It was a bitterly cold December 31st–the kind of cold where breathing feels like swallowing knives–but I spent the day gleefully moving boxes and furniture into an exceedingly picturesque slum I’d just rented with my new roommate from Nevada. The process had been just shy of Sisyphean. Our  apartment was on the top floor, up three flights of narrow, steep “sign-this-waiver-to-say-you’re-cool-with-dying-in-a-fire-as-part-of-your-lease-agreement” wooden stairs that dated from a bygone era in which people were smaller or maybe just less litigious and more accustomed to misery. It took something like twelve people approximately eight hours to haul all of our stuff up the stairs. In between runs to the truck and various cars, friends would huddle by the clanking radiator, drinking lukewarm beer, likely wondering why I was going on about the glass front cabinet and the original crown molding when it was clear that the closed doors and windows failed to keep an arctic breeze from perpetually gusting through the living room. I was not quite twenty-five at the time, fresh off of a humiliating run of “moving back in with parents after failing at life”  which is to say I was drunk with newfound freedom. And I’ve always valued aesthetics over tiresome things like warmth, comfort  or structural integrity.

I’d been invited to a party at my friends’ parents’ house later that night. My friend himself had not volunteered to help with the moving, though he had (somewhat audaciously) sent his bandmates and his little sister in his stead. By the time I finally showered and dressed and headed out, it was maybe 10pm and I could barely walk, let alone down maneuver the stairs in my impractical party shoes (see above). I drove across town and sat in my car on the long end of my friend’s driveway, watching shadows of revelers silhouetted against the limestone gables of the house as ice crystals melted on my windshield. I smoked a cigarette and turned the car off and on, trying to talk myself into leaving and then into staying.

The party was well underway by the time I made up my mind to join it. I shivered through the porte-cochere and hobbled down another tricky staircase–this one stone and spiral–into a vast flagstone and woodpaneled rec room, where I found a lot of drunk people and an open bag of Doritos. I took the Doritos. My friend’s band was about to play, so I didn’t have time to make him feel bad for not helping me move. They’d been unable to set up amps in the rec room, because the rec room was perennially flooded and no one wanted to risk death for an abbreviated set of original pop punk songs. I joked that being so careful wasn’t very punk rock and I couldn’t tell if people thought I was being serious or if they just thought I wasn’t funny. Either way, I didn’t care. My fingers were Doritoed. My friend’s dog licked them while I waited for someone to jimmy open the powder room door with a butter knife.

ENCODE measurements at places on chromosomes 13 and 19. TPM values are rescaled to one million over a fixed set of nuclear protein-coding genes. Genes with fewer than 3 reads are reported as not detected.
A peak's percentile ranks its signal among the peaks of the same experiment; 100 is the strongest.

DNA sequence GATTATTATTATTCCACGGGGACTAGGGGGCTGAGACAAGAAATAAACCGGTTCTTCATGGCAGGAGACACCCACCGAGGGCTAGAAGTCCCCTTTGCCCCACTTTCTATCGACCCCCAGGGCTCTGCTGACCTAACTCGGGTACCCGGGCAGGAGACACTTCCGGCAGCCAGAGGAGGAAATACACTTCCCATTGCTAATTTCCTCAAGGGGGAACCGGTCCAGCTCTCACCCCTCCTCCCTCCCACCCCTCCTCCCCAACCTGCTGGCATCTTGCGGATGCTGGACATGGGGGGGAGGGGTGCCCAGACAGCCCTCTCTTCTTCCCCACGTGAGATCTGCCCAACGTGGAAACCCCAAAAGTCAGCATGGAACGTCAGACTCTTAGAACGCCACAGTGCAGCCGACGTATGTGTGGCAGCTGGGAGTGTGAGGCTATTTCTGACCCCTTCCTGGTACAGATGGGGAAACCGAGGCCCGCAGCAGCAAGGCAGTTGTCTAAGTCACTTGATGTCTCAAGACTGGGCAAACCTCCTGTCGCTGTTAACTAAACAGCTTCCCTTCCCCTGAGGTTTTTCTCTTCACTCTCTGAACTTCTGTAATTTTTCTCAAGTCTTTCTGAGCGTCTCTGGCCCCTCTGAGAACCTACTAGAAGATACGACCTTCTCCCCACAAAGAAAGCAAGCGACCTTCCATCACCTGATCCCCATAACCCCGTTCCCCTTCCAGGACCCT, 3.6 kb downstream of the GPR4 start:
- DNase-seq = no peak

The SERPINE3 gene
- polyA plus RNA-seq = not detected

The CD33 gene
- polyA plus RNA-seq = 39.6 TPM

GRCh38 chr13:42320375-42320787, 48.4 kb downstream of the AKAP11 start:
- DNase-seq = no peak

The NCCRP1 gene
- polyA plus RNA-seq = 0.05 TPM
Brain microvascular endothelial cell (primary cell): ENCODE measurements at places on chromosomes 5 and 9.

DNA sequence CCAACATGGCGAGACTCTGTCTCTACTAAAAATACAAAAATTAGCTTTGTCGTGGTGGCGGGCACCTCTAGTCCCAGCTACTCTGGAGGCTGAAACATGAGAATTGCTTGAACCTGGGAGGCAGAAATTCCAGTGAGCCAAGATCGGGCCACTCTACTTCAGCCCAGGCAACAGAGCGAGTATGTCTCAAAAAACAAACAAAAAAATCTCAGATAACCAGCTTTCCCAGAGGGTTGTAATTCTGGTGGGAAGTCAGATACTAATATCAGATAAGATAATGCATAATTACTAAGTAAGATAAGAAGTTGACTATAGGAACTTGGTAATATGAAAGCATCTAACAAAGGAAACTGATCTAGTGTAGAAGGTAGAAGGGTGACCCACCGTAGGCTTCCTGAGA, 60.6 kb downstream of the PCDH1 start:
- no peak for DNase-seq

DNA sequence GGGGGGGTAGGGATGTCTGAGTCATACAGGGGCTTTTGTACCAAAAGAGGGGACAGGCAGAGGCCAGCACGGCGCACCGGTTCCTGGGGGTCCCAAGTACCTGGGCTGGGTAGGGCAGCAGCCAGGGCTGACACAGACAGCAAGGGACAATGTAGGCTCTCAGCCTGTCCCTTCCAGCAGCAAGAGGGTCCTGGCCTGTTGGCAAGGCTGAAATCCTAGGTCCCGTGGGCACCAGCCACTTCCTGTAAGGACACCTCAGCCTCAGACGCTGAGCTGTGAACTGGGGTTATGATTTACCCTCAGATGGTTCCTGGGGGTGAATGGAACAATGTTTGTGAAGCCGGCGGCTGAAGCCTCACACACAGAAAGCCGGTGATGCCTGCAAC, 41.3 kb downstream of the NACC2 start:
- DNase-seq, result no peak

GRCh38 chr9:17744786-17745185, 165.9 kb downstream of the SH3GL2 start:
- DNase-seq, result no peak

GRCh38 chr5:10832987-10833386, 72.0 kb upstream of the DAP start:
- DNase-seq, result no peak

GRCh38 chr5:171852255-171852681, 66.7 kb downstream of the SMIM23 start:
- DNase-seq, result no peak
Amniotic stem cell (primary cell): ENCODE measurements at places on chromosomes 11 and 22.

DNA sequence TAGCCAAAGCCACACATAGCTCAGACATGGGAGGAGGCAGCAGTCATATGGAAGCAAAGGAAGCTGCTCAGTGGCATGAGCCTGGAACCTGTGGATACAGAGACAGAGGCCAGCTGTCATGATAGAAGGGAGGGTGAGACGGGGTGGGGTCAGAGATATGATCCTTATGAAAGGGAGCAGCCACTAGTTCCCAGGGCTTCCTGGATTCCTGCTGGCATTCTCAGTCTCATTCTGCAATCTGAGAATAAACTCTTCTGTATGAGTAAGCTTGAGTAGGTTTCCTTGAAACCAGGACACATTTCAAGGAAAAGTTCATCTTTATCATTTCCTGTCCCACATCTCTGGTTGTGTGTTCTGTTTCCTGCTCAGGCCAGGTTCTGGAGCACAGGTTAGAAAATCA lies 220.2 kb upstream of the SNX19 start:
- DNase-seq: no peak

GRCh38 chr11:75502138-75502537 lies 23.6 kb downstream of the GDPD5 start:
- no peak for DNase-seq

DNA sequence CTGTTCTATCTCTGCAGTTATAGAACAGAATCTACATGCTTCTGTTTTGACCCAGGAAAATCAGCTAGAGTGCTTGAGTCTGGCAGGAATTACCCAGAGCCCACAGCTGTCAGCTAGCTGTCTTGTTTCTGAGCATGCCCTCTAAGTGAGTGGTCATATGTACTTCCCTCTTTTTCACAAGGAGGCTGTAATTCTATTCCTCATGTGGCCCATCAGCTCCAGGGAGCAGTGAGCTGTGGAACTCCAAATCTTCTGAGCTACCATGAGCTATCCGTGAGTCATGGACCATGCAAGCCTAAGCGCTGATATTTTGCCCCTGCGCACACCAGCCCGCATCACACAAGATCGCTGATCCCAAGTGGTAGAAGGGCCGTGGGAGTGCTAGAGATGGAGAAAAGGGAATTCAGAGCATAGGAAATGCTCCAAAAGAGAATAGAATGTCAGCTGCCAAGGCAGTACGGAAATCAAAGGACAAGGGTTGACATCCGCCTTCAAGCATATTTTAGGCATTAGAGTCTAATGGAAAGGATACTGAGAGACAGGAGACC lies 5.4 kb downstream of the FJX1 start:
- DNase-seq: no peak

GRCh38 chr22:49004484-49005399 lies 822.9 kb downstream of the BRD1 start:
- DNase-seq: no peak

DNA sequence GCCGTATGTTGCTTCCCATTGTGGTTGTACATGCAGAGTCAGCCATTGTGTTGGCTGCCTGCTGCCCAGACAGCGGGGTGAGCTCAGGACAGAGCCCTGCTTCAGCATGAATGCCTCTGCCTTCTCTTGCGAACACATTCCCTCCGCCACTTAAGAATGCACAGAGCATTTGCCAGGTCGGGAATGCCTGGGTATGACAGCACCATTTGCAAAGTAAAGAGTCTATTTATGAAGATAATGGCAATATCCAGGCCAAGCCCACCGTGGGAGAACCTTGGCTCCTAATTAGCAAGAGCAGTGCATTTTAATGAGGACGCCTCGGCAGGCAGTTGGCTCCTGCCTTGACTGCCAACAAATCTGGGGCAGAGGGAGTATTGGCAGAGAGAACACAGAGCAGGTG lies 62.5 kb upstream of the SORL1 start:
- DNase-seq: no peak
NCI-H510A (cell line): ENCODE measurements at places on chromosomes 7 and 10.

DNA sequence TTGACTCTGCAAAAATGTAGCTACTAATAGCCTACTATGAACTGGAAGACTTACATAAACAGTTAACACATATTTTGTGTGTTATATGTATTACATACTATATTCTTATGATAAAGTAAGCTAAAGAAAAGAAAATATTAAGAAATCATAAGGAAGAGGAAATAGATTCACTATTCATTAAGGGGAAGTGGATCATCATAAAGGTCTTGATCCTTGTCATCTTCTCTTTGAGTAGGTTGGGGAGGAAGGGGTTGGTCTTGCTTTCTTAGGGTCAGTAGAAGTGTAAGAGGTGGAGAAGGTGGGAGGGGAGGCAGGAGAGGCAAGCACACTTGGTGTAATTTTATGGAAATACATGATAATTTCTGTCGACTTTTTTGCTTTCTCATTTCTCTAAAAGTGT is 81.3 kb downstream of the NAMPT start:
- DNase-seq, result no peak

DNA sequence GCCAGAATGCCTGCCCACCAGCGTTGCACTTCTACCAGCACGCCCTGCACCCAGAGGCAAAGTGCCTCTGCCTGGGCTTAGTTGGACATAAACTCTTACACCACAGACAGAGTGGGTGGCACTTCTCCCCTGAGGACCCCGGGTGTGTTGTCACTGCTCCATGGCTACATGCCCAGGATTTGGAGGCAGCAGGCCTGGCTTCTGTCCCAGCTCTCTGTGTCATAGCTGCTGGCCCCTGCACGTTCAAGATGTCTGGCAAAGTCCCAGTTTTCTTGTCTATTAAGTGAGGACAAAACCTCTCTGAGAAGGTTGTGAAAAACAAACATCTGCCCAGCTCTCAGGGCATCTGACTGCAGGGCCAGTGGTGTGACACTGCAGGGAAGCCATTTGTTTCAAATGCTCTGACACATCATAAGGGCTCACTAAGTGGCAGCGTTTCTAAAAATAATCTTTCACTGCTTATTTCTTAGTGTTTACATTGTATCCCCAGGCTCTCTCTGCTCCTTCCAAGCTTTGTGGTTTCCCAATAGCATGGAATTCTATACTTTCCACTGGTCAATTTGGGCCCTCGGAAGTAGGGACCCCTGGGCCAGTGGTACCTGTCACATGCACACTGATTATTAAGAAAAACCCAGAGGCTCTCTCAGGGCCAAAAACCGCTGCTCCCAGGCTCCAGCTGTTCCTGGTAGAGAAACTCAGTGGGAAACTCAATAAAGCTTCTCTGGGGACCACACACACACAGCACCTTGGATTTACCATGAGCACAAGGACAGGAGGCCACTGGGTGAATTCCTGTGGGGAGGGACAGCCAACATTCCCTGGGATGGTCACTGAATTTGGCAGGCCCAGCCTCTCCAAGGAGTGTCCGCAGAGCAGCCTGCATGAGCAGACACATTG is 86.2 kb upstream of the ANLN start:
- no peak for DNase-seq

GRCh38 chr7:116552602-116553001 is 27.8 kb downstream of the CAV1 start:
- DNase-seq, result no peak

Their performance was moved two flights upstairs to my friend’s brother’s rooms, which were themselves a converted servants’ quarters fitted  with lava lamp, various Jim Morrison posters and a mattress where I’d once spent the NYE previous sleeping off Gin and freezing to death while the old house moaned around me.  We all clustered uncomfortably in the narrow hallway and watched the band play about a half-dozen songs about the various kinds of people that annoyed my friend. I was extremely tired and my feet hurt. The band, except for my friend, also looked tired, because they’d help me move into my apartment. I felt guilty about that and sort of mad at my friend and also perplexed about why he was wearing a tweed jacket and an argyle sweater vest. Was he in costume? Was I supposed to be wearing a costume? I couldn’t remember.

After the band played, we clapped because no one wanted to be standing in the hallway anymore and we went back downstairs, where Dick Clark’s head was grotesquely distorted on the flood-damaged screen of an enormous television. I went outside to talk to my friend who was smoking a pipe in the miserable cold and half-bragging about how he’d shirked helping me move. I was too tired to get super-indignant about it, but I did think it was bullshit that he could find time to dress like Sherlock Holmes and smoke a pipe and sing a punk rock song about a refrigerator box but he couldn’t help me carry a single goddamn endtable up the stairs.

When midnight finally  came, I was sprawled across a pool table. I wasn’t drunk (I was too tired to drink) but the only way I could ameliorate the aches and pains of moving was to lie flat on my back. I ate Doritos from the bag and dangled my legs off the edge, enjoying the clatter of my fancy heels against the wood of the table. Periodically people would come by and talk to me. I kept failing to make a funny Kubrick joke, it being newly 2001 and all. A few times people even tried to laugh, probably because I lying on a pool table like a crazy person, covered in powdered cheese dust and glitter.

I thought I might sleep until 2002.

I didn’t.

The Author

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